Non-Profit Trusted Source of Non-Commercial Health Information
The Original Voice of the American Academy of Anti-Aging, Preventative, and Regenerative Medicine
logo logo
Brain and Mental Performance Diabetes Diet Weight and Obesity

Gut Brain Circuit Driving Sugar Cravings

10 months, 1 week ago

6788  0
Posted on Apr 22, 2020, 4 p.m.

That sinful sugar sweet sensation may begin at the tongue but those sugar molecules also trigger sensors in the gut that directly signal the brain which may explain why artificial sweeteners for the most part fail to satisfy those insatiable cravings for sugar. 

Sugar triggers specialized taste buds on the tongue and switches on a neurological pathway that begins in the gut according to recent research from the Howard Hughes Medical Institute published in the journal Nature. It was already known that sugar exerts a unique control over the brain, this study discovered a sugar sensing pathway that may help to explain why sugar is special and points to ways in which we might tame that insatiable craving for sugar. 

Signals from the intestines herald the arrival of sugar to the brain, triggering an appetite for more according to mice investigations conducted in this study; and the gut to brain pathway appears to be picky as it responds to sugar molecules but not artificial sweeteners or those found naturally in fruits.

"We need to separate the concepts of sweet and sugar," says Zuker, a neuroscientist at Columbia University. "Sweet is liking, sugar is wanting. This new work reveals the neural basis for sugar preference."

Sugar activates the brain’s reward system to make us feel good, but in the modern world that is laden with refined sugar this deeply ingrained appetite can cause havoc. In America the average annual sugar intake has increased from less than 10 pounds in the 1800s to over 100 pounds in this modern super sized society. This drastic increase does not come without costs as studies have linked excess sugar consumption to numerous health issues including most notably obesity and type 2 diabetes.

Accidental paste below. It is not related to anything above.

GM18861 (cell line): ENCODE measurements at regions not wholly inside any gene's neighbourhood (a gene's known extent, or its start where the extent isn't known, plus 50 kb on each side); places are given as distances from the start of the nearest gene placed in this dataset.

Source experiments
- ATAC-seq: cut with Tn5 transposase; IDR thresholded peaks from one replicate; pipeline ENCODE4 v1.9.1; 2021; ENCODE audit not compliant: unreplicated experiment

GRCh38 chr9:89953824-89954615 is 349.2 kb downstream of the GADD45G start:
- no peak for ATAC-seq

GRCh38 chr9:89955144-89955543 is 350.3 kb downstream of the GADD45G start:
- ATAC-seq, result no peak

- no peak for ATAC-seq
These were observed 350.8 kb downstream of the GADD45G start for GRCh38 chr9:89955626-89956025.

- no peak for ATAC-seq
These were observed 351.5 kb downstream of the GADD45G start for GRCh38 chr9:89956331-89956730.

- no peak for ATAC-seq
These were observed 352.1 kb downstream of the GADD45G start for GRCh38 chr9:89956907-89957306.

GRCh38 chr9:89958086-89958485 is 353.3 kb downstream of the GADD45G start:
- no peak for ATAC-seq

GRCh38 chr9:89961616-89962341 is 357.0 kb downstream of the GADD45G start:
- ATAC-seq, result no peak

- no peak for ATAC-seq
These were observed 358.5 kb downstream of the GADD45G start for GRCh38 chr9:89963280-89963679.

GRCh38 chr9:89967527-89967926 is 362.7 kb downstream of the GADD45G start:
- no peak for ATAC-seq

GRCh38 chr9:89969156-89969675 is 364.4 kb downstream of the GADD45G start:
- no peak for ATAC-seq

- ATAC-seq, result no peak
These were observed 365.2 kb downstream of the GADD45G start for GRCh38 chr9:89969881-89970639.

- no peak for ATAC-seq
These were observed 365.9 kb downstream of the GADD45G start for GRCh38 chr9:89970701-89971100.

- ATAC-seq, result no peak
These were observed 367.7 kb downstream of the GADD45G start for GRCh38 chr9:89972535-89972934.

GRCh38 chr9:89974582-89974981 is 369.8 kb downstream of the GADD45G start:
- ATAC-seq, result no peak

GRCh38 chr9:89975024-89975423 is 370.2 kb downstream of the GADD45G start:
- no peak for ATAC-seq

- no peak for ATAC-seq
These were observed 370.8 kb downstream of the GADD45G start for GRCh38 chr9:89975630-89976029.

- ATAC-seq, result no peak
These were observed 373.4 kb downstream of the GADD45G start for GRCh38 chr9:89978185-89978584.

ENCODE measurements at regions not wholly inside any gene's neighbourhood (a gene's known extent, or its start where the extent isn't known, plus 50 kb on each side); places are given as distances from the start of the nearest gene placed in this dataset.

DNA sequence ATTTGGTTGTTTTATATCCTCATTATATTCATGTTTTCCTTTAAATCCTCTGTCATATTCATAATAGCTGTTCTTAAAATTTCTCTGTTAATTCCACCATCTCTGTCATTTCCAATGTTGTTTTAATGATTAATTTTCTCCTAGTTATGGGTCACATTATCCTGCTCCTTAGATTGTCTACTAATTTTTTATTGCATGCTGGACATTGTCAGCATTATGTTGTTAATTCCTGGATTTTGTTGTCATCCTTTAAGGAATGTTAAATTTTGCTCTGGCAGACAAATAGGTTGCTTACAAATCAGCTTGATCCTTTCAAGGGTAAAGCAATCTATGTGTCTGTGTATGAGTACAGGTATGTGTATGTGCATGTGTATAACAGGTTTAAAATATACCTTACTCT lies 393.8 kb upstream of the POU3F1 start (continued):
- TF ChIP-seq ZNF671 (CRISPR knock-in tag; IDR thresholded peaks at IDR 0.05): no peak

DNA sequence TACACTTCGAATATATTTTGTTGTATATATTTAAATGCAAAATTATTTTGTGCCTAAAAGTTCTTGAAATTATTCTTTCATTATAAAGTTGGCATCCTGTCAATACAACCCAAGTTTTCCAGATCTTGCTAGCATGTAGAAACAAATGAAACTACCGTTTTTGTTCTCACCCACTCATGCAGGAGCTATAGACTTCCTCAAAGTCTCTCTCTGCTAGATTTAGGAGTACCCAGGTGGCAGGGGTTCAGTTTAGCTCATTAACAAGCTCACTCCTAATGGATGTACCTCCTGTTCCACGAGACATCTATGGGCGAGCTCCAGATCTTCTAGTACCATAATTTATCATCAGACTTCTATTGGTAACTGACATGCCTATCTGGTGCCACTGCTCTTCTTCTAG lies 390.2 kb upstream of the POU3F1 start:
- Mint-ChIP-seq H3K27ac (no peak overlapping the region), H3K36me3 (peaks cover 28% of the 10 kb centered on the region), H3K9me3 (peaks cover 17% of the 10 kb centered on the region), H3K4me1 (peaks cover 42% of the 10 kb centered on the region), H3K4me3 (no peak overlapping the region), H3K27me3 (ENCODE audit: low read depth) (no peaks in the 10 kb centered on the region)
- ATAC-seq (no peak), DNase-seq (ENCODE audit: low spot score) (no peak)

By visualizing brain activity when rodents consumed sugar the path to the cNSY was determined by the team to begin in the linings of the intestines where a sensor molecule sparks signals that travel via the vagus nerve which provides a direct line of information to the brain. 

This gut to brain pathway appears to favor glucose and similar molecules, and will ignore most sweeteners as well as fructose. The researchers are now conducting additional studies to examine the connections between the gut brain circuit and other brain systems such as those that are involved in reward, feeding and emotions. 

"Uncovering this circuit helps explain how sugar directly impacts our brain to drive consumption," he says. "It also exposes new potential targets and opportunities for strategies to help curtail our insatiable appetite for sugar."

Content may be edited for style and length.

This article is not intended to provide medical diagnosis, advice, treatment, or endorsement.

WorldHealth Videos

WorldHealth Sponsors